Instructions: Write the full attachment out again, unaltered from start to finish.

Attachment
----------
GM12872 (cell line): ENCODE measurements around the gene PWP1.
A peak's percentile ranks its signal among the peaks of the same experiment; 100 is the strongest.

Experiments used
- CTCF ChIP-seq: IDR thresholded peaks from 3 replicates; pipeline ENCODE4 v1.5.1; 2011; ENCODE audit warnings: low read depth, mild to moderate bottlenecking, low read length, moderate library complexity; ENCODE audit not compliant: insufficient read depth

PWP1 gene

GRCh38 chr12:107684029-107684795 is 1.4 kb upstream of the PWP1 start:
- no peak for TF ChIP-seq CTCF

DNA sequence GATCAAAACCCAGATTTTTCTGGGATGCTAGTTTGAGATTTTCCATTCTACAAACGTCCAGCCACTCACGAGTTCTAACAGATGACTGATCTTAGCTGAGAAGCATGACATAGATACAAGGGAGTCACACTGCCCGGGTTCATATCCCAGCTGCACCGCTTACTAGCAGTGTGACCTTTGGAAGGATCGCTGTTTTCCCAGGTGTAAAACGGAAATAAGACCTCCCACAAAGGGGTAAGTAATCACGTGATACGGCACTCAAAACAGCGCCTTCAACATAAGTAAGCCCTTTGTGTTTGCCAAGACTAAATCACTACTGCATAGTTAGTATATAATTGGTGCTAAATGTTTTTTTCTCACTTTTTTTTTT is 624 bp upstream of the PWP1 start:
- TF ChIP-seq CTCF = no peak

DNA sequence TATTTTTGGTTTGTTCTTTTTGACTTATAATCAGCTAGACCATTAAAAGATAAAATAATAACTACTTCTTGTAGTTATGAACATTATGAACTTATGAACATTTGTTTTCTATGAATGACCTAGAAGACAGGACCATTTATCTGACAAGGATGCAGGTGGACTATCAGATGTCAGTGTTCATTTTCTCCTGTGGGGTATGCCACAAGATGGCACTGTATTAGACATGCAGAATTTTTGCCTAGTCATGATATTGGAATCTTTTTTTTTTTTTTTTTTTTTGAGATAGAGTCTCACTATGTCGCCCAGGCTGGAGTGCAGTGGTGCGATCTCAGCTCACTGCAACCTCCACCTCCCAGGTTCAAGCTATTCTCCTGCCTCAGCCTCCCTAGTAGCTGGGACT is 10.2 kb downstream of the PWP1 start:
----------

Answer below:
GM12872 (cell line): ENCODE measurements around the gene PWP1.
A peak's percentile ranks its signal among the peaks of the same experiment; 100 is the strongest.

Experiments used
- CTCF ChIP-seq: IDR thresholded peaks from 3 replicates; pipeline ENCODE4 v1.5.1; 2011; ENCODE audit warnings: low read depth, mild to moderate bottlenecking, low read length, moderate library complexity; ENCODE audit not compliant: insufficient read depth

PWP1 gene

GRCh38 chr12:107684029-107684795 is 1.4 kb upstream of the PWP1 start:
- no peak for TF ChIP-seq CTCF

DNA sequence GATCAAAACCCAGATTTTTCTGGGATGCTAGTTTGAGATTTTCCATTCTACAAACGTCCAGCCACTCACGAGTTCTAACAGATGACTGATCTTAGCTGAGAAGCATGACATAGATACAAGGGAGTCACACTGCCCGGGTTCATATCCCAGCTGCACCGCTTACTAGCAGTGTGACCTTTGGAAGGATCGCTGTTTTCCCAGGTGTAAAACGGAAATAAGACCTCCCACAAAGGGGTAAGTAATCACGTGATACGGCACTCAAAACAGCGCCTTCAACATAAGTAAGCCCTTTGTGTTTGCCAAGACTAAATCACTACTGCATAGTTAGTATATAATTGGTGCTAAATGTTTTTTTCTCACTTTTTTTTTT is 624 bp upstream of the PWP1 start:
- TF ChIP-seq CTCF = no peak

DNA sequence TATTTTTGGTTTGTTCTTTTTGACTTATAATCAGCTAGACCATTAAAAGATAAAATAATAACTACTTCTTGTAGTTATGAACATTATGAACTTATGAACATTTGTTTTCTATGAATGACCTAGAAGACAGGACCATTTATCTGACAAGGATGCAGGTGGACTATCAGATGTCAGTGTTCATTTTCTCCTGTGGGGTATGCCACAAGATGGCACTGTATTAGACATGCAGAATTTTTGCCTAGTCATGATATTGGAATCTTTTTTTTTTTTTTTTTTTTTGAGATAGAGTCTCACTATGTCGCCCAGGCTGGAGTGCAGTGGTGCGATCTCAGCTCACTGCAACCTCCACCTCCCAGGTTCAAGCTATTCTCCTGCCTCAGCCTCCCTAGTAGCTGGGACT is 10.2 kb downstream of the PWP1 start: